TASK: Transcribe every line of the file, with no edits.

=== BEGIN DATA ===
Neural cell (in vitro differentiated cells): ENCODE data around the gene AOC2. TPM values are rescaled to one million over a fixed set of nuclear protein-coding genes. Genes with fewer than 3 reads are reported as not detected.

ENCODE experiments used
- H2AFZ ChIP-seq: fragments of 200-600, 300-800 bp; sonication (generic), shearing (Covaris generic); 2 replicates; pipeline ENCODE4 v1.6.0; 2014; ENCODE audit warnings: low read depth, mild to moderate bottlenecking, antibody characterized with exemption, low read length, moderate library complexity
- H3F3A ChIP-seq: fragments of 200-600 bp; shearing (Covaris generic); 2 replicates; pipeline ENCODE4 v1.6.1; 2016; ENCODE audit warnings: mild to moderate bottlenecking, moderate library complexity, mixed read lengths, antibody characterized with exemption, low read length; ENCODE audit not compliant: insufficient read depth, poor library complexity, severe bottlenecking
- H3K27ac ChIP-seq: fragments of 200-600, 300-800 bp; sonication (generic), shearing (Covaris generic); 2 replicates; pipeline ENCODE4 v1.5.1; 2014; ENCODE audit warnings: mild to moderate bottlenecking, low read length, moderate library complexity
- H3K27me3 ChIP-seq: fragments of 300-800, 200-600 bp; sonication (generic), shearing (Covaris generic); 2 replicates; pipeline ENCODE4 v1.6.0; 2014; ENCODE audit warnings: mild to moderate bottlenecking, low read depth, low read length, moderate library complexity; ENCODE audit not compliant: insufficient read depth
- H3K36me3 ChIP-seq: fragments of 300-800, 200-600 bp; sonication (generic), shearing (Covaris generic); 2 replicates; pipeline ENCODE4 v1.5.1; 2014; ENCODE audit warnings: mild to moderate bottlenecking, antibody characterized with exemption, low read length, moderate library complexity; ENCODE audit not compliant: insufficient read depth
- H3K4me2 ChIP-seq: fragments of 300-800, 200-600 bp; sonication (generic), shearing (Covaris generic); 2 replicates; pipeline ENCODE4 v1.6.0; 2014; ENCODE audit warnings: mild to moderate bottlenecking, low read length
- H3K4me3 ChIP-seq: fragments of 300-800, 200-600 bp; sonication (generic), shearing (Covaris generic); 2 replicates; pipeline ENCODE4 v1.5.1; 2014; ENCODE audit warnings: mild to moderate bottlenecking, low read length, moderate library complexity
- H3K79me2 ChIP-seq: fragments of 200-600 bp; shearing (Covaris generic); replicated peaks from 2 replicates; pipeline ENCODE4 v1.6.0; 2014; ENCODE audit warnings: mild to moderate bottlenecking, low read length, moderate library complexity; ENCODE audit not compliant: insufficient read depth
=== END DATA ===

Neural cell (in vitro differentiated cells): ENCODE data around the gene AOC2. TPM values are rescaled to one million over a fixed set of nuclear protein-coding genes. Genes with fewer than 3 reads are reported as not detected.

ENCODE experiments used
- H2AFZ ChIP-seq: fragments of 200-600, 300-800 bp; sonication (generic), shearing (Covaris generic); 2 replicates; pipeline ENCODE4 v1.6.0; 2014; ENCODE audit warnings: low read depth, mild to moderate bottlenecking, antibody characterized with exemption, low read length, moderate library complexity
- H3F3A ChIP-seq: fragments of 200-600 bp; shearing (Covaris generic); 2 replicates; pipeline ENCODE4 v1.6.1; 2016; ENCODE audit warnings: mild to moderate bottlenecking, moderate library complexity, mixed read lengths, antibody characterized with exemption, low read length; ENCODE audit not compliant: insufficient read depth, poor library complexity, severe bottlenecking
- H3K27ac ChIP-seq: fragments of 200-600, 300-800 bp; sonication (generic), shearing (Covaris generic); 2 replicates; pipeline ENCODE4 v1.5.1; 2014; ENCODE audit warnings: mild to moderate bottlenecking, low read length, moderate library complexity
- H3K27me3 ChIP-seq: fragments of 300-800, 200-600 bp; sonication (generic), shearing (Covaris generic); 2 replicates; pipeline ENCODE4 v1.6.0; 2014; ENCODE audit warnings: mild to moderate bottlenecking, low read depth, low read length, moderate library complexity; ENCODE audit not compliant: insufficient read depth
- H3K36me3 ChIP-seq: fragments of 300-800, 200-600 bp; sonication (generic), shearing (Covaris generic); 2 replicates; pipeline ENCODE4 v1.5.1; 2014; ENCODE audit warnings: mild to moderate bottlenecking, antibody characterized with exemption, low read length, moderate library complexity; ENCODE audit not compliant: insufficient read depth
- H3K4me2 ChIP-seq: fragments of 300-800, 200-600 bp; sonication (generic), shearing (Covaris generic); 2 replicates; pipeline ENCODE4 v1.6.0; 2014; ENCODE audit warnings: mild to moderate bottlenecking, low read length
- H3K4me3 ChIP-seq: fragments of 300-800, 200-600 bp; sonication (generic), shearing (Covaris generic); 2 replicates; pipeline ENCODE4 v1.5.1; 2014; ENCODE audit warnings: mild to moderate bottlenecking, low read length, moderate library complexity
- H3K79me2 ChIP-seq: fragments of 200-600 bp; shearing (Covaris generic); replicated peaks from 2 replicates; pipeline ENCODE4 v1.6.0; 2014; ENCODE audit warnings: mild to moderate bottlenecking, low read length, moderate library complexity; ENCODE audit not compliant: insufficient read depth